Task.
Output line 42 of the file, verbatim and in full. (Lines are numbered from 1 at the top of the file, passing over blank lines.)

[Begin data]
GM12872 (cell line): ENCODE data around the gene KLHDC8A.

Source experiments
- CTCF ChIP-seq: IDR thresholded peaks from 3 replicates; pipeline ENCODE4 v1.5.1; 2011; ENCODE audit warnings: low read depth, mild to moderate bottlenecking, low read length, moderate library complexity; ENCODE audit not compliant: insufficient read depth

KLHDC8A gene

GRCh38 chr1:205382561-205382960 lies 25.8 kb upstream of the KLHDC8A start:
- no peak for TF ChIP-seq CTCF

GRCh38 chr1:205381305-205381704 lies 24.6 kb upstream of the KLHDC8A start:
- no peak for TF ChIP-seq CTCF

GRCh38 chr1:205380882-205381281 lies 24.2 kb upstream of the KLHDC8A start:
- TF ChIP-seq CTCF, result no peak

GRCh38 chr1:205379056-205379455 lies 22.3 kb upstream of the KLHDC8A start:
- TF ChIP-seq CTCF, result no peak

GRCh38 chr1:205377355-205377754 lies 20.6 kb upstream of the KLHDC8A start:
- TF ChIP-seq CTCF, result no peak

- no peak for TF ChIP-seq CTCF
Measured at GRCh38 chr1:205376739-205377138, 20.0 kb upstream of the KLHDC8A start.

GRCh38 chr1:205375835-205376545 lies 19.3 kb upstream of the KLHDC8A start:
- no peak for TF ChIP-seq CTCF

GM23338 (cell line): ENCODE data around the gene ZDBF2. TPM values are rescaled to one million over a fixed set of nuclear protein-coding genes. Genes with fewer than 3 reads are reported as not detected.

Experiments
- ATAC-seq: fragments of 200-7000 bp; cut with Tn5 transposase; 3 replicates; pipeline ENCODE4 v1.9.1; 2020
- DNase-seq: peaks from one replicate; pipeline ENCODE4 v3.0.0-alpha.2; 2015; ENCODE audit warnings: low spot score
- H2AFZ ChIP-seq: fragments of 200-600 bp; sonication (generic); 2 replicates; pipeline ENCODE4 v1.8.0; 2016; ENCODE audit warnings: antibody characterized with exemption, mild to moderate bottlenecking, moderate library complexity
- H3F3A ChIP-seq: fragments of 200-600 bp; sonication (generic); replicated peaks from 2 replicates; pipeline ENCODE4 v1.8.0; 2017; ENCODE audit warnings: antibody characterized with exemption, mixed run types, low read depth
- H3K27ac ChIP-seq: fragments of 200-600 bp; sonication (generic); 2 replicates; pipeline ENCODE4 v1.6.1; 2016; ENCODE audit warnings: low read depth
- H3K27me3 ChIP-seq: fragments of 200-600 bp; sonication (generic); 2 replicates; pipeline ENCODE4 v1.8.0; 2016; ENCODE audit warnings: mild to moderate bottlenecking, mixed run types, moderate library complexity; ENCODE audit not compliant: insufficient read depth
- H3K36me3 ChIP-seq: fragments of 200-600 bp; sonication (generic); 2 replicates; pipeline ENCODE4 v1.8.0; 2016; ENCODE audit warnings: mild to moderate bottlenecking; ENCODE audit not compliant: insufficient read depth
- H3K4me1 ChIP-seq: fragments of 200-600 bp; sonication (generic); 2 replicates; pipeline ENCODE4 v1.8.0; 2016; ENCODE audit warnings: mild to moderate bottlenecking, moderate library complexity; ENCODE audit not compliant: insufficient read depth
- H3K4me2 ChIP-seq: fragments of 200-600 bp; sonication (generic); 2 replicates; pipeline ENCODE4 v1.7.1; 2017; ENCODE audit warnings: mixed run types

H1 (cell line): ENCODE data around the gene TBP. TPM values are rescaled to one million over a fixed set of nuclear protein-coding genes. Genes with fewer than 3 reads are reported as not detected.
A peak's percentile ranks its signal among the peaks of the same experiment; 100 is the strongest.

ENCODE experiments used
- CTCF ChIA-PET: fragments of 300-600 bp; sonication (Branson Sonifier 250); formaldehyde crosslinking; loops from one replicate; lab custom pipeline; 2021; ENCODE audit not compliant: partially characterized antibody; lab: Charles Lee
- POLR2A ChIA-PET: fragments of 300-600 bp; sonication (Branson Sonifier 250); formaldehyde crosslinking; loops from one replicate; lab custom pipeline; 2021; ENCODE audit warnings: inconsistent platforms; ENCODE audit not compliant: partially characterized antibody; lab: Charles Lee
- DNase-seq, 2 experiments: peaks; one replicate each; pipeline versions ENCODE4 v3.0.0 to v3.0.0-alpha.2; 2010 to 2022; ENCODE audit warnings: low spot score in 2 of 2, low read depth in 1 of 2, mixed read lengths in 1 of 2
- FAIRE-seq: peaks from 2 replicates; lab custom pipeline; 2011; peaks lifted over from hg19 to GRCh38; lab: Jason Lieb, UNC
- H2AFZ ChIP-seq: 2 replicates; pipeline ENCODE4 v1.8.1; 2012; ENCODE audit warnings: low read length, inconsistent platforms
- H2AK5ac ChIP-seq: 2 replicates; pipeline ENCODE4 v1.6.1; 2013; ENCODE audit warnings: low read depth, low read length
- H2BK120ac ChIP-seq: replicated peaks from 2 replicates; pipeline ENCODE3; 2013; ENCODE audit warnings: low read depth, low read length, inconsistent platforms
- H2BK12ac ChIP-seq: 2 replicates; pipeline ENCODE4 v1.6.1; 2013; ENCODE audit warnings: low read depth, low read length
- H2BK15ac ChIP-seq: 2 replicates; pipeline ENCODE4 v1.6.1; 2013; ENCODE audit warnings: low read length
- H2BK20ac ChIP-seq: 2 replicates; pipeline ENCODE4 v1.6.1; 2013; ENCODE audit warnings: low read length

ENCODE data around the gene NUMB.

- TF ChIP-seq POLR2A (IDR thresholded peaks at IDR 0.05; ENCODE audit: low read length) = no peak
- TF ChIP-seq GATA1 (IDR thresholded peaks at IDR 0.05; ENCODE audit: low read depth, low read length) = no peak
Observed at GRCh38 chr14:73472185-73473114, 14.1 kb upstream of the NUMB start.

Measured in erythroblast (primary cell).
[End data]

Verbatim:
- H2BK20ac ChIP-seq: 2 replicates; pipeline ENCODE4 v1.6.1; 2013; ENCODE audit warnings: low read length